Updated: Oct 6, 2021
Whatever affects one directly, affects all indirectly.
– Martin Luther King Jr -
I recently attended a luncheon. It had been organised by a local networking group and provided an environment for small business owners to connect. It was a wonderful opportunity for me to step out of my comfort zone and connect with other like-minded souls.
As I drove home, I reflected on the event. I recalled one particular conversation in which I did all the listening. I was not really given the opportunity to share. This got me thinking about the role of connecting, the different ways in which we can connect and what was needed for me to see a connection as successful.
Oxforddictionaries.com defines connection (noun) as ...
‘a relationship in which a person or thing is linked or associated with something else’.
Psychotherapist Dan Roberts says “humans are born wired for connection (1) and there are so many ways in which you, as a human being, can connect with one another.
I grew up in a world of letters, telegrams and wind up telephones that went through to the lady sitting at the switchboard. With the level of computerisation that exists today I wonder if you are maybe too connected?
In the early 1960s, my aunt spent about 18 months as a missionary nurse in the New Hebrides, now known as Vanuatu. She was one of only two white women on the island, and on arrival felt incredibly isolated. Maintaining a connection with home was crucial to my aunt’s health and well being.
Every week she wrote a letter home to Australia, often penning a few lines each night before she went to bed. Many letters were written whilst she was out in the islands, and many letters were received from her mother and other family members back home in Australia.
On the passing of her mother a shoe box was discovered containing all of the letters my aunt had written to her from the islands. This discovery surprised and delighted my aunt because she had kept all the letters she had received from family and friends. Fifty years after returning from the islands, my aunt used those letters to write a book detailing her life as a missionary nurse in the New Hebrides. It was a dream come true for her when my sister and I had the book printed and presented to her on her 80th birthday.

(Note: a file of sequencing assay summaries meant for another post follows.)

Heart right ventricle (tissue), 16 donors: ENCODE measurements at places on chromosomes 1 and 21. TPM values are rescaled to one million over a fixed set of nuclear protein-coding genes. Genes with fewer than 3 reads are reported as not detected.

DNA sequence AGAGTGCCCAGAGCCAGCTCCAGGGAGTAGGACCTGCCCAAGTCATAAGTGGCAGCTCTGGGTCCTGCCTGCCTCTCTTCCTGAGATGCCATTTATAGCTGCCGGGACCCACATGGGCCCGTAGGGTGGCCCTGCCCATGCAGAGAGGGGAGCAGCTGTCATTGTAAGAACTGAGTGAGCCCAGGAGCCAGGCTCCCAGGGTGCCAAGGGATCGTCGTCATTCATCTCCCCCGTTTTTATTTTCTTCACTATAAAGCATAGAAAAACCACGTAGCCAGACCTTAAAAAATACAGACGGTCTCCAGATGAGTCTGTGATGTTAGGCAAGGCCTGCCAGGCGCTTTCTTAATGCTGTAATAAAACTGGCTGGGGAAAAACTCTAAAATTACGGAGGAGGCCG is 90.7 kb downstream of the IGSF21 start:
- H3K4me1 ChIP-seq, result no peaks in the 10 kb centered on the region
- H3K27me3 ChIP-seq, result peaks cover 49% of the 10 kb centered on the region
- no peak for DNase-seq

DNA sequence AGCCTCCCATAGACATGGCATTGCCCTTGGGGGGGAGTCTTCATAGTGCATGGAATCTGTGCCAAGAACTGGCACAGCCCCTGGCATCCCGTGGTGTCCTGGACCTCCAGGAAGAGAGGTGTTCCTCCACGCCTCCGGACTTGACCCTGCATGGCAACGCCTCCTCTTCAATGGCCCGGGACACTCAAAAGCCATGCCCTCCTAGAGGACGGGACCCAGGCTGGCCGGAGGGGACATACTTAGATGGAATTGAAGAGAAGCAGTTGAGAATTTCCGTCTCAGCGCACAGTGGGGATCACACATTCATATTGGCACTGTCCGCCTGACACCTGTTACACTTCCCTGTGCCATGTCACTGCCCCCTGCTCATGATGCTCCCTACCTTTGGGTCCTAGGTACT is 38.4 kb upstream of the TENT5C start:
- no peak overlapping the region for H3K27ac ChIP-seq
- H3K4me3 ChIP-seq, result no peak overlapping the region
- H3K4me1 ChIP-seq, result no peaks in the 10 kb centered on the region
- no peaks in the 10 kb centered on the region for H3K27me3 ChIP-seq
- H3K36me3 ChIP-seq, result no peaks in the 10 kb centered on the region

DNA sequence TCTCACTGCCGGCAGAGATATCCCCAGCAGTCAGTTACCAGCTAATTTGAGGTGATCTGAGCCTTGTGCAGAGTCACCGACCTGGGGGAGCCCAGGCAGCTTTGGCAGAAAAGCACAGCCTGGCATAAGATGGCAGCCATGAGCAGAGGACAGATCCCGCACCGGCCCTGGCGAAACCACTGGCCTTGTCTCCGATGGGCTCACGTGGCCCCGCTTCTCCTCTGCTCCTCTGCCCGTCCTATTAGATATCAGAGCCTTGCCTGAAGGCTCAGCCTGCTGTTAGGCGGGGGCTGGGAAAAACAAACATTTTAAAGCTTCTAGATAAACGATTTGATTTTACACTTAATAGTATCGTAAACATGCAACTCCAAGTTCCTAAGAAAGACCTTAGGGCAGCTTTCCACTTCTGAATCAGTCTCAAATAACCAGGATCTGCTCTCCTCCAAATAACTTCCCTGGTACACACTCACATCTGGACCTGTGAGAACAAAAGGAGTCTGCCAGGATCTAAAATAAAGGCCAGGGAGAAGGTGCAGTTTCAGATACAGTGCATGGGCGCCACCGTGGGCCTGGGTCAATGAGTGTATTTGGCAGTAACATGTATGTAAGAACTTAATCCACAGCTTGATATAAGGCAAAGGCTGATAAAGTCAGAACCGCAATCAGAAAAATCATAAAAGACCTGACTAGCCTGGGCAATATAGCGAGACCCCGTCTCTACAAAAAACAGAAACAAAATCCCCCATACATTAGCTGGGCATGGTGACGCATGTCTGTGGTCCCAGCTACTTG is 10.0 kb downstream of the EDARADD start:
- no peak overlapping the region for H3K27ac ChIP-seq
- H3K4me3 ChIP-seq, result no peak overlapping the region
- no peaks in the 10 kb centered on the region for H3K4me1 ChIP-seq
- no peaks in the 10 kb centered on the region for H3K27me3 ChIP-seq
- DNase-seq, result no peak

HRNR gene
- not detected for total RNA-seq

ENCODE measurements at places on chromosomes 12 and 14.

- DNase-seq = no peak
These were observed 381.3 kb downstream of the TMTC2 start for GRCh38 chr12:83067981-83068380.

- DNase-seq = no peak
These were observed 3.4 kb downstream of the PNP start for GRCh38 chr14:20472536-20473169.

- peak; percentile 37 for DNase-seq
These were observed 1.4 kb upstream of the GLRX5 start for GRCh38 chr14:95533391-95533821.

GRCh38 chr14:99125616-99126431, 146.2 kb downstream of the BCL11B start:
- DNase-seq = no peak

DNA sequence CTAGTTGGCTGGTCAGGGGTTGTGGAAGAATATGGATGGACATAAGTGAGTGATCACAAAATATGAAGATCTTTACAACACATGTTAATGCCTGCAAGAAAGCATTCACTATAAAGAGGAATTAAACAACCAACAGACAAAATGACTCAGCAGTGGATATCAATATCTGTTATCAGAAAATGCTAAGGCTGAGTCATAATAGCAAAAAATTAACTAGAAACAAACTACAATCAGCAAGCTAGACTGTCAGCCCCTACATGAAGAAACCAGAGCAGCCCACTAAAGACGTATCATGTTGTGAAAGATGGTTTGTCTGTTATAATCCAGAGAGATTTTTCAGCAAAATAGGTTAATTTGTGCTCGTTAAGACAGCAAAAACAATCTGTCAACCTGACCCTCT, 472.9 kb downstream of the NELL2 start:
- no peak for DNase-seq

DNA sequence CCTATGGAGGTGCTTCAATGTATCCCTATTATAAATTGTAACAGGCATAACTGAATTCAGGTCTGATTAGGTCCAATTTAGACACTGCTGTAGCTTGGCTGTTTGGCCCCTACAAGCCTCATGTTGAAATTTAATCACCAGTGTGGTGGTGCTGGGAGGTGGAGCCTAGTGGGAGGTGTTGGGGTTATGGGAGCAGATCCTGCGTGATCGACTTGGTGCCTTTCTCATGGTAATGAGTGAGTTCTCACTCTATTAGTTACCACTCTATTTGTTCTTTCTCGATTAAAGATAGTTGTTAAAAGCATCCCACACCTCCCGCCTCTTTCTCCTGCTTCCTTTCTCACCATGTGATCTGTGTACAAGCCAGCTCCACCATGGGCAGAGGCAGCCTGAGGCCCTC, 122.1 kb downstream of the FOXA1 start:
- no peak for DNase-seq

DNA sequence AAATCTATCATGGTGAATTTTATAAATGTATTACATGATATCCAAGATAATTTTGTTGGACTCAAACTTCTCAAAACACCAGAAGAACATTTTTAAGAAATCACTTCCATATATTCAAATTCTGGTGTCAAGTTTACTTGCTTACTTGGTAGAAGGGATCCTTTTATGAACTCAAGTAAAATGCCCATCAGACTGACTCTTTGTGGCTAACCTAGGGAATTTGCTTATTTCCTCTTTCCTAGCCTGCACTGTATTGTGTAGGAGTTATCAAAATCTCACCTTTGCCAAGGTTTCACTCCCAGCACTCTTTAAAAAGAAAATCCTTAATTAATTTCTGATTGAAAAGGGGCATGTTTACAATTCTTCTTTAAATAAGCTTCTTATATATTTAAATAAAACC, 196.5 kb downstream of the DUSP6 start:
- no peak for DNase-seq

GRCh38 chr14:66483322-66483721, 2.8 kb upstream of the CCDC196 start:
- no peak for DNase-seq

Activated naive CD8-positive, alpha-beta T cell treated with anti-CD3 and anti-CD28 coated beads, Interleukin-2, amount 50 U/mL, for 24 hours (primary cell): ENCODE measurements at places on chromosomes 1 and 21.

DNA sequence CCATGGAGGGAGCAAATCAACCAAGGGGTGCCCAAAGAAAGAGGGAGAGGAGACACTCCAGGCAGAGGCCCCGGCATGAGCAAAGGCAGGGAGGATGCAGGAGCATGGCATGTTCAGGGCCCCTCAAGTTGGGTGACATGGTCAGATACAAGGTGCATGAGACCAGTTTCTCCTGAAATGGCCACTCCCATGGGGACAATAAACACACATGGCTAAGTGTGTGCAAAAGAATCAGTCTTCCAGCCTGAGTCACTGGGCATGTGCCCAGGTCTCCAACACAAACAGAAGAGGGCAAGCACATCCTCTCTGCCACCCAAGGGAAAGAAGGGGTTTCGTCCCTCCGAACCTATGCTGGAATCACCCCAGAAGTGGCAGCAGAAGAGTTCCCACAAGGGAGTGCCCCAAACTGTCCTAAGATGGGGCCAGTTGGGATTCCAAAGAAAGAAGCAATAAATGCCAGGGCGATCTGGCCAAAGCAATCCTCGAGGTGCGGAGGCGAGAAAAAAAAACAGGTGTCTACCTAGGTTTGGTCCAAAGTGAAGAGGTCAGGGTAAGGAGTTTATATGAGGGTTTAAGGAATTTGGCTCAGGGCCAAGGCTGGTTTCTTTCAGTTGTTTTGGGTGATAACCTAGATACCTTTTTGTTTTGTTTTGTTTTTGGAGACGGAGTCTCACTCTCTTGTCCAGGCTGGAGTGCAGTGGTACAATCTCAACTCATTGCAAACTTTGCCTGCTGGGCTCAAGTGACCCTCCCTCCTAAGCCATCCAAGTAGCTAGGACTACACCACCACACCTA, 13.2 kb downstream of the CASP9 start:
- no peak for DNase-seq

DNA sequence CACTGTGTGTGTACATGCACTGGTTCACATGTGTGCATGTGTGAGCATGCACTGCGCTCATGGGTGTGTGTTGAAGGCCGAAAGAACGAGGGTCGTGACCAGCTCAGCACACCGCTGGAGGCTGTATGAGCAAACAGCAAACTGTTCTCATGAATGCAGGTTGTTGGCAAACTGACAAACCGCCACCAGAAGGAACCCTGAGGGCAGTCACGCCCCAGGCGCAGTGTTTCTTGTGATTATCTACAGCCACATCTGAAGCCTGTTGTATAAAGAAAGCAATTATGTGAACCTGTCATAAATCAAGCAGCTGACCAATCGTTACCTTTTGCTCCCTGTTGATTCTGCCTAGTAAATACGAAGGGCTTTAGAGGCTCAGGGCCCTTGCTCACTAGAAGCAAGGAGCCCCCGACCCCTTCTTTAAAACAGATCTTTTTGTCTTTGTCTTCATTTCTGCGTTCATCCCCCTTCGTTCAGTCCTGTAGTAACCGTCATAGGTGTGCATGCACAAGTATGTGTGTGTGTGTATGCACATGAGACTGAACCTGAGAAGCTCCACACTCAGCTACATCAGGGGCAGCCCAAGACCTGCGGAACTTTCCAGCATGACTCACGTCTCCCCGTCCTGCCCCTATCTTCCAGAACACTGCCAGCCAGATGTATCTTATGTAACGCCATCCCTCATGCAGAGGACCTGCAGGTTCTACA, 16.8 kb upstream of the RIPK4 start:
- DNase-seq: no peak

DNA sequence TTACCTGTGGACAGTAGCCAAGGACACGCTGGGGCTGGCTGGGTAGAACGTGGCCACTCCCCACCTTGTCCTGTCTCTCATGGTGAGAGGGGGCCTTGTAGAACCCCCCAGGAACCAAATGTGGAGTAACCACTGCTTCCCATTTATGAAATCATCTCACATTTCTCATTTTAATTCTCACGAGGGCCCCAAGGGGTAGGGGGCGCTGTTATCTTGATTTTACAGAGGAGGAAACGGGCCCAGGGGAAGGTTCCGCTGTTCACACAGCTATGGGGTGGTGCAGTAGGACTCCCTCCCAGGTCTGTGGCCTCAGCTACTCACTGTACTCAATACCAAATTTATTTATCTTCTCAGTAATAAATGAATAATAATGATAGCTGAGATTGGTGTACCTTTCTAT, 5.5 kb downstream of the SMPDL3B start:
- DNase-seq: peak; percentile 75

I believe connection involves an exchange of energy and for that connection to thrive the energy flow between the two parties involved must be in harmony.
When there is a lack of harmony in the flow of energy
there will be a lack of harmony in the connection.
Letters were a life line for my aunt. It was her way of staying connected with her family 5500kms away in Australia, and the letters she received made her feel connected. Listening to my aunt talk of her time in the islands, she admitted that together with her connection to God, her connection to home, via the letters, played a crucial role in sustaining her through that time.
Whilst the conversation I was part of at the business luncheon was one sided, I realised that a connection had been made. I now had a choice as to how much work I chose to put into strengthening the connection to harmonise the flow of energy.
In my work as an energy healer, particularly as a certified Body Code practitioner, I see many clients who are struggling with the connection with themselves. It shows up as they admit to challenges they are experiencing with other people in their lives, and with money.
If you accept that everything is energy, and that connection involves an exchange of energy to flow between the two parties involved, then surely the most important connection you can have, and the base from which all other connections flow, is the connection you have with yourself?
Would you like to improve your level of connection with yourself?
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In support of becoming the best you you can be,
Certified Body Code Practitioner